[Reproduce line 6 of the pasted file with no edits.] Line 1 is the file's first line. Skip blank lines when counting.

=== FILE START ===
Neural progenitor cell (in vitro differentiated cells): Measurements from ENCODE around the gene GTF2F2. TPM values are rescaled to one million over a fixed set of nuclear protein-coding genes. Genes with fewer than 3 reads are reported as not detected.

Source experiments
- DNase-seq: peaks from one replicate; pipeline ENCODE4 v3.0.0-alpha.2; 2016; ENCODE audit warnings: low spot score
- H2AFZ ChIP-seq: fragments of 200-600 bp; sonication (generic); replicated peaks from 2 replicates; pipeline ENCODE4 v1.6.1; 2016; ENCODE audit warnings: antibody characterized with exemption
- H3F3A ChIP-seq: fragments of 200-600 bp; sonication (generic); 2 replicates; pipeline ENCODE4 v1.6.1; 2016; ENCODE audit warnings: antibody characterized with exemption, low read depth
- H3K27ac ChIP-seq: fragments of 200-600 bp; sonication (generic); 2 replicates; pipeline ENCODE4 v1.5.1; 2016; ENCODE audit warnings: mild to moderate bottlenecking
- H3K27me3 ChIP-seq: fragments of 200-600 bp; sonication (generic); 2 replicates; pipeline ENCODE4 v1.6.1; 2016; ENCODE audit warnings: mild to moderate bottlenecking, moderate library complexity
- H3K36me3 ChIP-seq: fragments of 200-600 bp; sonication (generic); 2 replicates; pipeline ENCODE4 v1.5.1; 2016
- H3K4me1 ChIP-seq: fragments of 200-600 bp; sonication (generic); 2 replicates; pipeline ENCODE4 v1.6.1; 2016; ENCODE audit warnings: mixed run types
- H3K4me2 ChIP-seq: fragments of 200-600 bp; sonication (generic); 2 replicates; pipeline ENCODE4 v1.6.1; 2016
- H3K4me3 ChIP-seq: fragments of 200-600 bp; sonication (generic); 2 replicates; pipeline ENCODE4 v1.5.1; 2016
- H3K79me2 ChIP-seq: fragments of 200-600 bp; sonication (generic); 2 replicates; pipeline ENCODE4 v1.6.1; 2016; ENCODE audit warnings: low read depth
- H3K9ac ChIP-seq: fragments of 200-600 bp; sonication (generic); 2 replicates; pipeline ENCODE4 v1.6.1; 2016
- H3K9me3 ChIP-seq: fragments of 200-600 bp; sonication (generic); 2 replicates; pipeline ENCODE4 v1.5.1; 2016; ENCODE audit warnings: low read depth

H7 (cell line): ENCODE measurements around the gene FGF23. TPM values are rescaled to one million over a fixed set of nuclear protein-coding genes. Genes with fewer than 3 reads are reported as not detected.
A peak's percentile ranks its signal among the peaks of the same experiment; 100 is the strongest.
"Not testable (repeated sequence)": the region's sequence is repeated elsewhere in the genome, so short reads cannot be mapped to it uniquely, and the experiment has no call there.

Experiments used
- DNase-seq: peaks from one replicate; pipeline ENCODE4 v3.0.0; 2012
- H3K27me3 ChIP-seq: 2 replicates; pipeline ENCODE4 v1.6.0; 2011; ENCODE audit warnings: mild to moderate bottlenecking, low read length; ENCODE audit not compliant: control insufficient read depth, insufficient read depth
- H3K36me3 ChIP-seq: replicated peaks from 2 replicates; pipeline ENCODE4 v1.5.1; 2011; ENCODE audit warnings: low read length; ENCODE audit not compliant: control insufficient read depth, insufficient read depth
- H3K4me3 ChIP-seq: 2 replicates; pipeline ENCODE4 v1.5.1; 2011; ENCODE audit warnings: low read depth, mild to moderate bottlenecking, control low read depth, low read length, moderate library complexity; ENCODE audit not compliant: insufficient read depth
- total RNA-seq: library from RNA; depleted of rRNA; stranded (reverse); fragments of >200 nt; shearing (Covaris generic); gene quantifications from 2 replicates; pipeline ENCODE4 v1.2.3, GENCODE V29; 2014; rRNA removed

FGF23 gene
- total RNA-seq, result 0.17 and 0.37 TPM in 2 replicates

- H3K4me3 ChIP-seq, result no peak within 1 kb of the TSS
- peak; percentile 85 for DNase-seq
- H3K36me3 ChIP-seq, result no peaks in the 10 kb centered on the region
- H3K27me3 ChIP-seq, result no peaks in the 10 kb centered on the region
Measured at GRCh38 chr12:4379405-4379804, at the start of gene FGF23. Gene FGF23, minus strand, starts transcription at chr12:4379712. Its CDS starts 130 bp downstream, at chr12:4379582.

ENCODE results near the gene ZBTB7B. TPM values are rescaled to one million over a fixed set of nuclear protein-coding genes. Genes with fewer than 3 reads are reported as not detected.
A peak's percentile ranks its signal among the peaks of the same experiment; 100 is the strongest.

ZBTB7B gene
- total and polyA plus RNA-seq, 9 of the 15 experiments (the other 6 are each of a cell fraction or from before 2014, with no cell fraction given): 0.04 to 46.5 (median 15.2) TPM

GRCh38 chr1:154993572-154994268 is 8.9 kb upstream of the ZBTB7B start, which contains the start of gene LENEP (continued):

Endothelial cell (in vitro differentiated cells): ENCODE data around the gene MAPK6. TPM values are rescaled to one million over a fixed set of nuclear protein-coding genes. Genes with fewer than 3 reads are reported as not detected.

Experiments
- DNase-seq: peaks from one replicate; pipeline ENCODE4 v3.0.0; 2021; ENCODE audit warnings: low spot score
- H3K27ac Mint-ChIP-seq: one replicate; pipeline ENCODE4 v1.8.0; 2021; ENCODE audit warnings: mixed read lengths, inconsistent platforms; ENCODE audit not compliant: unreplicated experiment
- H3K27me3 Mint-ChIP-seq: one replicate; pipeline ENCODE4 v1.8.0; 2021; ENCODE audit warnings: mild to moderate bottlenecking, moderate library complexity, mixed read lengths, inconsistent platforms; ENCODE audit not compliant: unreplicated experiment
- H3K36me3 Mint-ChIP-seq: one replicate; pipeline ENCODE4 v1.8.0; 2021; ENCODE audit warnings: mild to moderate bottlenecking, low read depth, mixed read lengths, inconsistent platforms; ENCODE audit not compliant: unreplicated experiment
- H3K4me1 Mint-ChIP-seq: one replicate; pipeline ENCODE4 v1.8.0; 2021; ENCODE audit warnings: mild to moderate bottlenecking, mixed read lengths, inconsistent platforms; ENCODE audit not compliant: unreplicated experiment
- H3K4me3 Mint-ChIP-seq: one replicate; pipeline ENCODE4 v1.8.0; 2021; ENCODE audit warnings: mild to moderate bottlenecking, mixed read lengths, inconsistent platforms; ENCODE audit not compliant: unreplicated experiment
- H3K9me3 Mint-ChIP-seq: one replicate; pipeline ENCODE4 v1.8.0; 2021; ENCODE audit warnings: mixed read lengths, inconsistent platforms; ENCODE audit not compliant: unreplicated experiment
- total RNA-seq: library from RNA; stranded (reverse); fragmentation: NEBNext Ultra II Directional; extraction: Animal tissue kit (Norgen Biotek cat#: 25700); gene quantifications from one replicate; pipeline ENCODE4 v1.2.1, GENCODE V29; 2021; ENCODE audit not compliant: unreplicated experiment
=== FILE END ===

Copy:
- H3K27ac ChIP-seq: fragments of 200-600 bp; sonication (generic); 2 replicates; pipeline ENCODE4 v1.5.1; 2016; ENCODE audit warnings: mild to moderate bottlenecking